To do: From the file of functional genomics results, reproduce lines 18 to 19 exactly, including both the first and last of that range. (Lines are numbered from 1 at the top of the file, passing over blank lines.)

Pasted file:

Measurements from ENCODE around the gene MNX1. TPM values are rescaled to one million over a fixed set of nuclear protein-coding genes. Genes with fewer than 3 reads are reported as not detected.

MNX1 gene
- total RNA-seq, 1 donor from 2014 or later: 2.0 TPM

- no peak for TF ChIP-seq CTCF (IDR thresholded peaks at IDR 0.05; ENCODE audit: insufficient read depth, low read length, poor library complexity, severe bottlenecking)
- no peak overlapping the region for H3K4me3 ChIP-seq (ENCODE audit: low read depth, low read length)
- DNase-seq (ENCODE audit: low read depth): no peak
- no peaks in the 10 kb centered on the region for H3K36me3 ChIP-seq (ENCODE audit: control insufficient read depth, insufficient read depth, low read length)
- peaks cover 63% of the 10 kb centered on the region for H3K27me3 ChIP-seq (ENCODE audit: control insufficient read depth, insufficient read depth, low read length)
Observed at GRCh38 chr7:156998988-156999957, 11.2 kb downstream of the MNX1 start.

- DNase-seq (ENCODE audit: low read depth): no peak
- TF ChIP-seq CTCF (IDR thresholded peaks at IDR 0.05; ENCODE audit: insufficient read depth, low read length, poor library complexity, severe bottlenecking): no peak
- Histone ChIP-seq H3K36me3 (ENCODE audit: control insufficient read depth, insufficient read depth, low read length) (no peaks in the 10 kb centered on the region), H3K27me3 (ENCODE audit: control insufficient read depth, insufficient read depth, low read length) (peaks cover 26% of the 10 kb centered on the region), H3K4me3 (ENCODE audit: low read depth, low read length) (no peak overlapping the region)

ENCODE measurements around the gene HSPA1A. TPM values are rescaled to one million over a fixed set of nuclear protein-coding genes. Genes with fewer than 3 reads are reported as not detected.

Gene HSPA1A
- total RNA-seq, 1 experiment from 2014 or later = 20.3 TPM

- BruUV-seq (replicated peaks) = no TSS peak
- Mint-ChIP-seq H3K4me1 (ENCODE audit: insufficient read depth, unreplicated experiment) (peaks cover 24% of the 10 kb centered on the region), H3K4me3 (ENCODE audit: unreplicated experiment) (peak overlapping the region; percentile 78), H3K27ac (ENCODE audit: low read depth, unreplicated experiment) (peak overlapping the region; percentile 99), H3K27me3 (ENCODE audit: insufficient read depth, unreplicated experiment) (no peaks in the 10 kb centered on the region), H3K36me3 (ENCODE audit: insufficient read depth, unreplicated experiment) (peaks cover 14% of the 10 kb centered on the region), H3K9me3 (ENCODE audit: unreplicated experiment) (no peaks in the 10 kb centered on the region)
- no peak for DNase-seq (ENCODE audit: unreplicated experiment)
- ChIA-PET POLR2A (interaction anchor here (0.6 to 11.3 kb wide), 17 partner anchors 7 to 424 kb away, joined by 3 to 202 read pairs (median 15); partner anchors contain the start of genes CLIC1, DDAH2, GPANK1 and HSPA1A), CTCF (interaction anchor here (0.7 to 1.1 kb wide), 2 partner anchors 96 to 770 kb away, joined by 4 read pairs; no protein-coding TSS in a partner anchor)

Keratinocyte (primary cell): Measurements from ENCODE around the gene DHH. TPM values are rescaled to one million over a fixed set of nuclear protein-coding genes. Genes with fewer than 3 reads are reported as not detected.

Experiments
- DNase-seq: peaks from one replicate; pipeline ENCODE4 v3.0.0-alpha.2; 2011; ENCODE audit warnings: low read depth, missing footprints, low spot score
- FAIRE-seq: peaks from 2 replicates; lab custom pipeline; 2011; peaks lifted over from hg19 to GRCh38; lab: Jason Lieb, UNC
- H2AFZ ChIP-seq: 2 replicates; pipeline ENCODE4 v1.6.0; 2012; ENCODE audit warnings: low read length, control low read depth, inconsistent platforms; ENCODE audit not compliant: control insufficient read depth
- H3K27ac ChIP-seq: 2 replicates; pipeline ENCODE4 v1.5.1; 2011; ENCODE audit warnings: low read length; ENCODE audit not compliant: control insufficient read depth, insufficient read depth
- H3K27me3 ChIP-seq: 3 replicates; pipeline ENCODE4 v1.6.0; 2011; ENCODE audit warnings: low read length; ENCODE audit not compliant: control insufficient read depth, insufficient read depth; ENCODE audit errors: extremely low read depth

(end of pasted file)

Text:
- no peak for DNase-seq (ENCODE audit: unreplicated experiment)
- ChIA-PET POLR2A (interaction anchor here (0.6 to 11.3 kb wide), 17 partner anchors 7 to 424 kb away, joined by 3 to 202 read pairs (median 15); partner anchors contain the start of genes CLIC1, DDAH2, GPANK1 and HSPA1A), CTCF (interaction anchor here (0.7 to 1.1 kb wide), 2 partner anchors 96 to 770 kb away, joined by 4 read pairs; no protein-coding TSS in a partner anchor)